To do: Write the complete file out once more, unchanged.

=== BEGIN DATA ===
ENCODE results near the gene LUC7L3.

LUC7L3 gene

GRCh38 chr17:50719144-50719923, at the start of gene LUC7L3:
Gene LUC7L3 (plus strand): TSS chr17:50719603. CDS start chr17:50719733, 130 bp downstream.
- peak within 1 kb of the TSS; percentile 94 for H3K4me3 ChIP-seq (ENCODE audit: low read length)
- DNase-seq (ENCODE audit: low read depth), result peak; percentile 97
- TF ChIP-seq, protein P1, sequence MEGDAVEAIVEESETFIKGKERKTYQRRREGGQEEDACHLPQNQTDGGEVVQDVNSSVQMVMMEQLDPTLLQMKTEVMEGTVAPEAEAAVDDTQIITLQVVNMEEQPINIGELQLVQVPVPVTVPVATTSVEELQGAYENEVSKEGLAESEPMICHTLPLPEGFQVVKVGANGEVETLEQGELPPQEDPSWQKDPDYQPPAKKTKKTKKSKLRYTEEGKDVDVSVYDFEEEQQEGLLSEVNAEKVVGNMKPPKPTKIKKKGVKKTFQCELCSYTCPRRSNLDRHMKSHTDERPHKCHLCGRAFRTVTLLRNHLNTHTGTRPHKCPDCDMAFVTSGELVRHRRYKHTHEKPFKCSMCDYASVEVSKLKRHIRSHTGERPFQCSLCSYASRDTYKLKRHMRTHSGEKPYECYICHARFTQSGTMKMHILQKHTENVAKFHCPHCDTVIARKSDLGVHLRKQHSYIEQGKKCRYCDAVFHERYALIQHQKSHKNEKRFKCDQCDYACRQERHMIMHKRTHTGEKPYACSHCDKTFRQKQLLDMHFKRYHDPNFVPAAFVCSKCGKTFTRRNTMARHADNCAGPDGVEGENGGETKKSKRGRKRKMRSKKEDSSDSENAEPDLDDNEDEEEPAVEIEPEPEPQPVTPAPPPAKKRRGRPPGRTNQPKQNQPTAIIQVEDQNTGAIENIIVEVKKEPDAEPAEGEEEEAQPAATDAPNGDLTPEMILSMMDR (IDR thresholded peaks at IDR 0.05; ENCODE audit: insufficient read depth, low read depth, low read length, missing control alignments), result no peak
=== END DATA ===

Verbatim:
ENCODE results near the gene LUC7L3.

LUC7L3 gene

GRCh38 chr17:50719144-50719923, at the start of gene LUC7L3:
Gene LUC7L3 (plus strand): TSS chr17:50719603. CDS start chr17:50719733, 130 bp downstream.
- peak within 1 kb of the TSS; percentile 94 for H3K4me3 ChIP-seq (ENCODE audit: low read length)
- DNase-seq (ENCODE audit: low read depth), result peak; percentile 97
- TF ChIP-seq, protein P1, sequence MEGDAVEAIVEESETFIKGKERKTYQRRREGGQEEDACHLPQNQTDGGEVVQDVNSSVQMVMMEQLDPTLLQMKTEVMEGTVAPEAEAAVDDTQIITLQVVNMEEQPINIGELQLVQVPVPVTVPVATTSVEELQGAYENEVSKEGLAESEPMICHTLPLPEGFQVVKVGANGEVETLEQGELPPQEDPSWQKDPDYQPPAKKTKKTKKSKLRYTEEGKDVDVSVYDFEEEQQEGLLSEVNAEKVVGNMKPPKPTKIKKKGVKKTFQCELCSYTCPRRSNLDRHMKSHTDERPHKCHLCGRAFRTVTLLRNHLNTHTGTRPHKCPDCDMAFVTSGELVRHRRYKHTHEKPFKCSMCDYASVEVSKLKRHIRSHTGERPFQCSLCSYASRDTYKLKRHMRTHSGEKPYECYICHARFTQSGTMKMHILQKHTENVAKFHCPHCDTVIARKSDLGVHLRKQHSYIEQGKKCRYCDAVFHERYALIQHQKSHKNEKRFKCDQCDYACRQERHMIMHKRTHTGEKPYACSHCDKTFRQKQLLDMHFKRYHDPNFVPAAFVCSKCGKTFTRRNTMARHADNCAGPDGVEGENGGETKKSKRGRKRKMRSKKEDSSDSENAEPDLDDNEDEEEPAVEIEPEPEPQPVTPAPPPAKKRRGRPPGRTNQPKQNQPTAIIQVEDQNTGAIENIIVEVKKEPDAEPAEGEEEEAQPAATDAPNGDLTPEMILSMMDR (IDR thresholded peaks at IDR 0.05; ENCODE audit: insufficient read depth, low read depth, low read length, missing control alignments), result no peak